In Shakespeare's tragedy Romeo and Juliet, the plot focuses on the astounding and intense hatred between two prestigious families. The Montagues and Capulets have had a fierce family feud for generations and the reason for it has been lost and forgotten throughout the years. Being born into either of these families subsequently will be prone to manipulation and conditioned in such a way that eliminates rational thought. Shakespeare conveys that blind hatred is self destructive to oneself and others, that nothing good comes out of blind hatred, and leads to irrational, regretful behavior and in this case- tragedy. .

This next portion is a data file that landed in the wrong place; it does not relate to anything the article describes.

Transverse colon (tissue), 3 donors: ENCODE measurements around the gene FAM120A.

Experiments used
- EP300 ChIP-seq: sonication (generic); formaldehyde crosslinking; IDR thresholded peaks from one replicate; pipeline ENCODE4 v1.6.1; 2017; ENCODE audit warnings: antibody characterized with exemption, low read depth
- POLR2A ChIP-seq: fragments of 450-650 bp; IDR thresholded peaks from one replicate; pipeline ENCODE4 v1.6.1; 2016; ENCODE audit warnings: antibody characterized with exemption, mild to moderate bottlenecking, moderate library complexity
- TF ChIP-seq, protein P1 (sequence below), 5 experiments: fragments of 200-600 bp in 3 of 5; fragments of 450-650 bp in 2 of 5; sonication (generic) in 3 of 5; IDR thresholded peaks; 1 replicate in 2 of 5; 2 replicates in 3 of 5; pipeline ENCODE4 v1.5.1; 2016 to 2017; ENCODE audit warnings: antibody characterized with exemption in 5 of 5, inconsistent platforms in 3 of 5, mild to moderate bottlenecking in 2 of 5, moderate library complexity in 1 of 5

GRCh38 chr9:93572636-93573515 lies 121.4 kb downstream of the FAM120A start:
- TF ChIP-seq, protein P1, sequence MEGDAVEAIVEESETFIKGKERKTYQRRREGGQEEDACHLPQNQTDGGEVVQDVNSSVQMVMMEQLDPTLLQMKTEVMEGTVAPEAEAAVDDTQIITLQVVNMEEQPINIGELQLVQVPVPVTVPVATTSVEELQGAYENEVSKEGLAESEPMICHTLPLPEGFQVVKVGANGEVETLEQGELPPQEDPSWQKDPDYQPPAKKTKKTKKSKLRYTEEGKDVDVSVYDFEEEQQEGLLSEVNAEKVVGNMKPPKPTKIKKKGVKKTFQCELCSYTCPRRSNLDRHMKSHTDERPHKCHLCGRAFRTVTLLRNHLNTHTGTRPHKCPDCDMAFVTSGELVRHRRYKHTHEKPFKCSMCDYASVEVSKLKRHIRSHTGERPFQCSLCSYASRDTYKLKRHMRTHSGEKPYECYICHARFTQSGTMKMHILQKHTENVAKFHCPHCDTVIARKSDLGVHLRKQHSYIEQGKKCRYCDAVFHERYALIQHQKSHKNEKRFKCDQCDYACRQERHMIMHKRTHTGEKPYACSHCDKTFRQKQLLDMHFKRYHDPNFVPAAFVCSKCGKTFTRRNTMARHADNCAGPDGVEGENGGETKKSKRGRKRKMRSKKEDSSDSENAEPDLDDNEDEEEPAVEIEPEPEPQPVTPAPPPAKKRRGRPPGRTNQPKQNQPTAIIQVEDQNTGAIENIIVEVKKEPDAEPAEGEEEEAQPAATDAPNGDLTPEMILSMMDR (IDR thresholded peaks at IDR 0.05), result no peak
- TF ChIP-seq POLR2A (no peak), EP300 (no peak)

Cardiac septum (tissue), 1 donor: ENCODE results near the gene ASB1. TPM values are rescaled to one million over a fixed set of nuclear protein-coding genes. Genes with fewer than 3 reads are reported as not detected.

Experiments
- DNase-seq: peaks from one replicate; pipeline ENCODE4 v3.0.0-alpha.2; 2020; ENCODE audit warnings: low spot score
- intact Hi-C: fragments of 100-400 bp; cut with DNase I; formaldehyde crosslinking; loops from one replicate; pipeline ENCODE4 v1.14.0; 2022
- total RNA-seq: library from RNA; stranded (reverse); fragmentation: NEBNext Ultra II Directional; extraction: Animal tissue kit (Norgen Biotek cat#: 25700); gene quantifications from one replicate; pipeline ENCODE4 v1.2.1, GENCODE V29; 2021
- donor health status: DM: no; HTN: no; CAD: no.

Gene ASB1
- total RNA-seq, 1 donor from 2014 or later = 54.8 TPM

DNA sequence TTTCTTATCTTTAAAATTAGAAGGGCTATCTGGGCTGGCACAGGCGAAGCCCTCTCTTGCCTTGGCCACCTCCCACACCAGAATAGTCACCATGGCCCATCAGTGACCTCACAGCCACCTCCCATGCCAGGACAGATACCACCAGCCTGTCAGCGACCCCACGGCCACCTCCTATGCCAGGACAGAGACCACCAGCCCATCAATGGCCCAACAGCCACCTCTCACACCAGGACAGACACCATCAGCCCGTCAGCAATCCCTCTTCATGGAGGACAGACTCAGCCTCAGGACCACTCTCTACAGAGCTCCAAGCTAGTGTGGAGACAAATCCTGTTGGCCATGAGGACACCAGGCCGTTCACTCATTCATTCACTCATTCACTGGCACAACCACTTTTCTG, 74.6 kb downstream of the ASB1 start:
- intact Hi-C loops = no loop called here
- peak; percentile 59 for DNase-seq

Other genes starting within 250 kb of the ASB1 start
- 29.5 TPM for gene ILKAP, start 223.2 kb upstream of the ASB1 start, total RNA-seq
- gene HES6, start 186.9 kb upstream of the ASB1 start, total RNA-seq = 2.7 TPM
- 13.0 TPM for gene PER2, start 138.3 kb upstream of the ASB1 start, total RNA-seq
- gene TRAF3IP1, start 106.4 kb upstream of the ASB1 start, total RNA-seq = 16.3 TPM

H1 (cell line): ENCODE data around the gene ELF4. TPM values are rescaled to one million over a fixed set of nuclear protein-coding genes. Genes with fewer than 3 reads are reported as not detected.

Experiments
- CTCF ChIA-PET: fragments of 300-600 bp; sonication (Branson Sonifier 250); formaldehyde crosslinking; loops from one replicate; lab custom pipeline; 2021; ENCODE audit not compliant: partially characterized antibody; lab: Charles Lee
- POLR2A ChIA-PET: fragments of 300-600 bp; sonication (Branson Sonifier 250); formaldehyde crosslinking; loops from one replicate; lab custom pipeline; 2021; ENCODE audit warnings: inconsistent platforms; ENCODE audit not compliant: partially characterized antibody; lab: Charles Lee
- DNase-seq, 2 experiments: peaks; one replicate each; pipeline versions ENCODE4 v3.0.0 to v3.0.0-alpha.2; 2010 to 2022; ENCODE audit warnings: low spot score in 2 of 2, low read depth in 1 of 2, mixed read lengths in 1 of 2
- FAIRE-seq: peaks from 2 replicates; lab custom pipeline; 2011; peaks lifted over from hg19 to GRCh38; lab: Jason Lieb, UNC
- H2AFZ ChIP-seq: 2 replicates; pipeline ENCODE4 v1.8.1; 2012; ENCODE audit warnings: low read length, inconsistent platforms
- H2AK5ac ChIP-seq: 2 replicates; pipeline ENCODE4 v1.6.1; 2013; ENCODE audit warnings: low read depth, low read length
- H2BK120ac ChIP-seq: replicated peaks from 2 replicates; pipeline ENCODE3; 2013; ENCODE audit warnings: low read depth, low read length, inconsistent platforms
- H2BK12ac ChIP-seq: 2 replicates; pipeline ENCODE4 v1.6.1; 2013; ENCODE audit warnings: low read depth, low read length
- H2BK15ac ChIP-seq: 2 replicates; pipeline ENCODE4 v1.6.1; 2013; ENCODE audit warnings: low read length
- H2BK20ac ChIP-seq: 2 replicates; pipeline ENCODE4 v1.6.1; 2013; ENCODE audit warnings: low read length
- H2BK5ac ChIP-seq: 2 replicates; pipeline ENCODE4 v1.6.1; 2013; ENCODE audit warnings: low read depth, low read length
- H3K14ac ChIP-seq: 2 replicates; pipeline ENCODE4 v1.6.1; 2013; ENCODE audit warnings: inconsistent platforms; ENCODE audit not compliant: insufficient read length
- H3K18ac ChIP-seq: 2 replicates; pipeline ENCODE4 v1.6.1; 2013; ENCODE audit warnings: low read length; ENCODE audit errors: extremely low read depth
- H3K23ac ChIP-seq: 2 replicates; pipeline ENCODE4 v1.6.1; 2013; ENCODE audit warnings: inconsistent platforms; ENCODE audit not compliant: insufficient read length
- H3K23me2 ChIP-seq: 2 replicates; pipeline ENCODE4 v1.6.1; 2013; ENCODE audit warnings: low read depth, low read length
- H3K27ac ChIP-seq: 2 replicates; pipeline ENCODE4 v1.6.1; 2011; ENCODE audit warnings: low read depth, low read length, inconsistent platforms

Shakespeare stresses in the play that neither family is sure of the cause or reason behind their seemingly never-ending rivalry, yet both sides fight to keep it alive. New additions to the family are conditioned to think the same way in that they must fight to hate the other side, eliminating rational thought to the process of rational thought thinking that there. There is no particular reason why they should hate the other family, just that they should and not question it. Each time a family member comes in contact with another from the other family, it seems as though a fight will inevitably break out. Mercutio, Benvolio and Romeo are strolling through the streets of Verona, and find Tybalt randomly. Tybalt attempts to antagonize Romeo upon seeing him, shouting "Romeo! The love I bear for thee can afford no better term than this: Thou art a villain!" (Shakespeare. 3.1.61-62). Tybalt tells Romeo that he is a villain in attempt to insult him and thereby provoking Romeo hoping to arise a reaction from him. This shows how strong Tybalt's hatred is for Romeo, even though he does not know him much at all. It also shows how far Tybalt will go to keep their rivalry alive and well. Tybalt had no real reason to begin such a dispute, he sees it as something he is almost expected and is compelled to do.